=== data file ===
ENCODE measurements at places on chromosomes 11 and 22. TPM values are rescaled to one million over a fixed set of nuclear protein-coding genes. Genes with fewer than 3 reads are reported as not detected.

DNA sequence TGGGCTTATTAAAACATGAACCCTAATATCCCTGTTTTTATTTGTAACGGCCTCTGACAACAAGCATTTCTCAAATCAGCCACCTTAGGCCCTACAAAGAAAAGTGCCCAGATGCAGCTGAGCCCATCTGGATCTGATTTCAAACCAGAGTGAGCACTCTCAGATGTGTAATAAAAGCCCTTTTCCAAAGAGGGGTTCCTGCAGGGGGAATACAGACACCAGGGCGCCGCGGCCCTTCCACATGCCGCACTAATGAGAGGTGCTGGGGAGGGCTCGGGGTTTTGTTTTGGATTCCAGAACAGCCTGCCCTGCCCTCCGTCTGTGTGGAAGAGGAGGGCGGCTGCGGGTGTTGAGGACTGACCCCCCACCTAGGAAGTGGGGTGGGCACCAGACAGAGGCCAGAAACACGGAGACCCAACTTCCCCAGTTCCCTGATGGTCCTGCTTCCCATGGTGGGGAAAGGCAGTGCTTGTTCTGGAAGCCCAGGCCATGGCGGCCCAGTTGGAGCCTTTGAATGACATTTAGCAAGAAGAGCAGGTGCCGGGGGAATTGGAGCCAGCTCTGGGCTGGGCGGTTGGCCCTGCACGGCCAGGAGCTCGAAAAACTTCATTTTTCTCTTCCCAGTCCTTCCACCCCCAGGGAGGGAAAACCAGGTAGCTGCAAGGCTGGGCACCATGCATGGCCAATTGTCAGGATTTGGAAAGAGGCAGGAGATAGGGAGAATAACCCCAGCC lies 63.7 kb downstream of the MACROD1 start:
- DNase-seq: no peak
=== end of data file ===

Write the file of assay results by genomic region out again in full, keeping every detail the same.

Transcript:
ENCODE measurements at places on chromosomes 11 and 22. TPM values are rescaled to one million over a fixed set of nuclear protein-coding genes. Genes with fewer than 3 reads are reported as not detected.

DNA sequence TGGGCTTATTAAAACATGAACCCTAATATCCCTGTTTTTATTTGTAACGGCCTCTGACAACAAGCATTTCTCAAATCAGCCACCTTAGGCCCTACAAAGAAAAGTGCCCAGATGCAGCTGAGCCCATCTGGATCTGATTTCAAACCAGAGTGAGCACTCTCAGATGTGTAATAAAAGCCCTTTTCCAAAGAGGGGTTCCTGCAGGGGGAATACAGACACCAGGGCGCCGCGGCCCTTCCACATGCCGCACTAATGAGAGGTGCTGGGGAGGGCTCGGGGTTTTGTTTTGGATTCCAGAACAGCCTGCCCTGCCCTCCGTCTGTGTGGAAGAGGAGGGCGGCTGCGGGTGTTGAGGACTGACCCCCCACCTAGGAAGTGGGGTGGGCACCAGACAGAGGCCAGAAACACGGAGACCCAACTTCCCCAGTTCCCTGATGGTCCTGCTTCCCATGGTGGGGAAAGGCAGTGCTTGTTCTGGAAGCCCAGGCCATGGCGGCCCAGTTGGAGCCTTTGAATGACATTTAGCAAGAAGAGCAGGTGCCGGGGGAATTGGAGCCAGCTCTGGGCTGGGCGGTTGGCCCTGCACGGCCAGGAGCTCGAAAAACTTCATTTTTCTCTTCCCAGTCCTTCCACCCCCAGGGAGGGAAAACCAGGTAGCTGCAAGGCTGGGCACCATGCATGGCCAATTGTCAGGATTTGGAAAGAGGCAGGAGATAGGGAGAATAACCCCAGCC lies 63.7 kb downstream of the MACROD1 start:
- DNase-seq: no peak